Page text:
White Rice Increase Risks of Type 2 Diabetes

I am very Pinoy.  I love eating rice.  And it’s always white rice.  May extra rice pa!  However, recent study that was published in the British Medical Journal last March 2012 showed that eating white rice regularly raises the risk for type 2 diabetes.  The numbers says that a large bowl (5.6oz / 158g) of rice being consumed a day is associated with an 11 per cent increased risk.

The study was conducted by led by Emily Hu and Qi Sun of the Harvard School of Public Health (HSPH) research.  The researchers reviewed four earlier studies involving more than 352,000 people from China, Japan, the United States, and Australia who were tracked between four and 22 years.

The researchers found that people who ate about three to four servings of rice everyday were 1.5 times more likely to have diabetes.  The link was stronger for people in Asian countries, who eat an average of three to four servings of white rice per day.

White rice is the predominant type of rice eaten worldwide and has high GI values. High GI diets are associated with an increased risk of developing type 2 diabetes.  White rice also lacks nutrients found in brown rice that may lower risk of diabetes, like fiber and magnesium.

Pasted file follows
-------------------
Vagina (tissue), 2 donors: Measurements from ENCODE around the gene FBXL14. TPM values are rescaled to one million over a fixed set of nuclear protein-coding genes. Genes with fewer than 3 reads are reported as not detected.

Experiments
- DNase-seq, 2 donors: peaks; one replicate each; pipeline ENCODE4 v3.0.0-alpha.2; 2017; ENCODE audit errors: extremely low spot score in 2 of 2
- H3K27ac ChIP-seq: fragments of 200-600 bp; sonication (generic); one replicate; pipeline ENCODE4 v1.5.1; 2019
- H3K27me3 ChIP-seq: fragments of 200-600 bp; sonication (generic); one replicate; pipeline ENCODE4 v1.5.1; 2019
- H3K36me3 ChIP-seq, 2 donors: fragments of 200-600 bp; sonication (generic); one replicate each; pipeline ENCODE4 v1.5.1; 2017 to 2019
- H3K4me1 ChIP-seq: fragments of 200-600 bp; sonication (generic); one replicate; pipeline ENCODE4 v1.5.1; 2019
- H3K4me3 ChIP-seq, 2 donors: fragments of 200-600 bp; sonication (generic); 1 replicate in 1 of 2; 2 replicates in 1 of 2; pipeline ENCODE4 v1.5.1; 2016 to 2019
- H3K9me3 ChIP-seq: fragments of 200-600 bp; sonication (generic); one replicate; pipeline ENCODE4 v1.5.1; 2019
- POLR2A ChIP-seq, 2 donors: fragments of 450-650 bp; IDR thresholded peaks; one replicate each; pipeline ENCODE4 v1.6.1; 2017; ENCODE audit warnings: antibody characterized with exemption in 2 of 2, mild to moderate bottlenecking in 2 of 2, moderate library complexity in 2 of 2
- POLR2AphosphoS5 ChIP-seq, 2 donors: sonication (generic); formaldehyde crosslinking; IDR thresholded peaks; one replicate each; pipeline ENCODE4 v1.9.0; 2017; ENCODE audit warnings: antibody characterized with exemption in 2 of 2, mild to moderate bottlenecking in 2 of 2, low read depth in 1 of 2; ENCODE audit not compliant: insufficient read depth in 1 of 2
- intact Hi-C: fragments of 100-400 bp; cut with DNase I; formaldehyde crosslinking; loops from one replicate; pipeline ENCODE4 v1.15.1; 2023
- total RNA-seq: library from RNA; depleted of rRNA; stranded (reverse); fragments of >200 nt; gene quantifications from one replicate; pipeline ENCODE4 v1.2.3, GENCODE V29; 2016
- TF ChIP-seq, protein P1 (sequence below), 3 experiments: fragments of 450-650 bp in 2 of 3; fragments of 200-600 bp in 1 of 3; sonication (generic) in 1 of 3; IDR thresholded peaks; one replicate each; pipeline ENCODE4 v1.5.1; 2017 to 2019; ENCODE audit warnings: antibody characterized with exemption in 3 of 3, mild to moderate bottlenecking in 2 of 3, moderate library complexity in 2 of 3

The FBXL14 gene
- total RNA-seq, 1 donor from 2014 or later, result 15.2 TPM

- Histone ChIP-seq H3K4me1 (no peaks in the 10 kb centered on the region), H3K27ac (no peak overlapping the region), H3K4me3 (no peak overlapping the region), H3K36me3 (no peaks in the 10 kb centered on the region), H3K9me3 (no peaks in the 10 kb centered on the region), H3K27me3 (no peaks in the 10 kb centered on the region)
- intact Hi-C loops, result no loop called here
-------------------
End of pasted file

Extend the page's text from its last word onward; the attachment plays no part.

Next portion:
The authors recommend eating whole grains instead of refined carbohydrates to help slow down the global diabetes epidemic.


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Jinoe Gavan is the founder of this award-winning blog Takbo.ph, The Filipino Running Community. Known as ManokanRunner, he is a computer addict on weekdays, a church leader on weekends and a runner in all days of the week. He wants to run and cover as many miles in many places as he could. Read more about his life in the urban jungle with all the distractions and the fun of raising his son in DaddyandtheCity(dot)com.


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Filed Under: Health and Nutrition, Training


  1. says

    Thank you from bringing this to the community’s attention. I come from the US where rice consumption is far lower than in the Philippines, and I’m amazed sometimes to see people prepare their plates here with as much food as I’d expect someone to typically eat AND an additional 2 cups of rice to boot. Not that Americans are in better shape, but the “demon” there is mostly soda, processed food and sweets consumption. My mother was a heavy soda drinker her whole life, so it wasn’t a shock when she developed Type 2 diabetes. And, yes, white rice was basically banned for her by her dietician.
    In the US, we are taught that fat people get diabetes; it’s caused by weight. Imagine my surprise, then, when we moved here an I began meeting so many skiny-miny people with type 2 diabetes! It’s not weight; it’s food choices! Sometimes food choices cause weight gain as well. Sometimes you live your life looking healthy, but your food choices are slowly destroying your pancreas’s ability to function and don’t know it until you end up diabetic.